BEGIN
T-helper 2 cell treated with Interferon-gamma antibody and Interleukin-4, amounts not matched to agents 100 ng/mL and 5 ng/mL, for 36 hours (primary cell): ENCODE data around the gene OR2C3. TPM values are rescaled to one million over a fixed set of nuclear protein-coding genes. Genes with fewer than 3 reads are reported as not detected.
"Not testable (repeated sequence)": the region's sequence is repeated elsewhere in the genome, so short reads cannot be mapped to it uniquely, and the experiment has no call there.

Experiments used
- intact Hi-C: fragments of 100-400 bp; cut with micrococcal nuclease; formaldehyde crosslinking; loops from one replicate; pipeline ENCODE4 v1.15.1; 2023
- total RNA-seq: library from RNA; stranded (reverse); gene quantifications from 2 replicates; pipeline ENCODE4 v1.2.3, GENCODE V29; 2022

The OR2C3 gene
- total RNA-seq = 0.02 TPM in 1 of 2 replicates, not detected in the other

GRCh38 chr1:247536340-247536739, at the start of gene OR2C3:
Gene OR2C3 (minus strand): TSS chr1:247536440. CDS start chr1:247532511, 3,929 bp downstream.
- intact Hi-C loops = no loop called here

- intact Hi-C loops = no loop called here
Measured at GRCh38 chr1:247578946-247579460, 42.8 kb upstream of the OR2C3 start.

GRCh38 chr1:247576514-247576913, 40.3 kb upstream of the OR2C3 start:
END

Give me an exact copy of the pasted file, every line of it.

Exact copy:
T-helper 2 cell treated with Interferon-gamma antibody and Interleukin-4, amounts not matched to agents 100 ng/mL and 5 ng/mL, for 36 hours (primary cell): ENCODE data around the gene OR2C3. TPM values are rescaled to one million over a fixed set of nuclear protein-coding genes. Genes with fewer than 3 reads are reported as not detected.
"Not testable (repeated sequence)": the region's sequence is repeated elsewhere in the genome, so short reads cannot be mapped to it uniquely, and the experiment has no call there.

Experiments used
- intact Hi-C: fragments of 100-400 bp; cut with micrococcal nuclease; formaldehyde crosslinking; loops from one replicate; pipeline ENCODE4 v1.15.1; 2023
- total RNA-seq: library from RNA; stranded (reverse); gene quantifications from 2 replicates; pipeline ENCODE4 v1.2.3, GENCODE V29; 2022

The OR2C3 gene
- total RNA-seq = 0.02 TPM in 1 of 2 replicates, not detected in the other

GRCh38 chr1:247536340-247536739, at the start of gene OR2C3:
Gene OR2C3 (minus strand): TSS chr1:247536440. CDS start chr1:247532511, 3,929 bp downstream.
- intact Hi-C loops = no loop called here

- intact Hi-C loops = no loop called here
Measured at GRCh38 chr1:247578946-247579460, 42.8 kb upstream of the OR2C3 start.

GRCh38 chr1:247576514-247576913, 40.3 kb upstream of the OR2C3 start: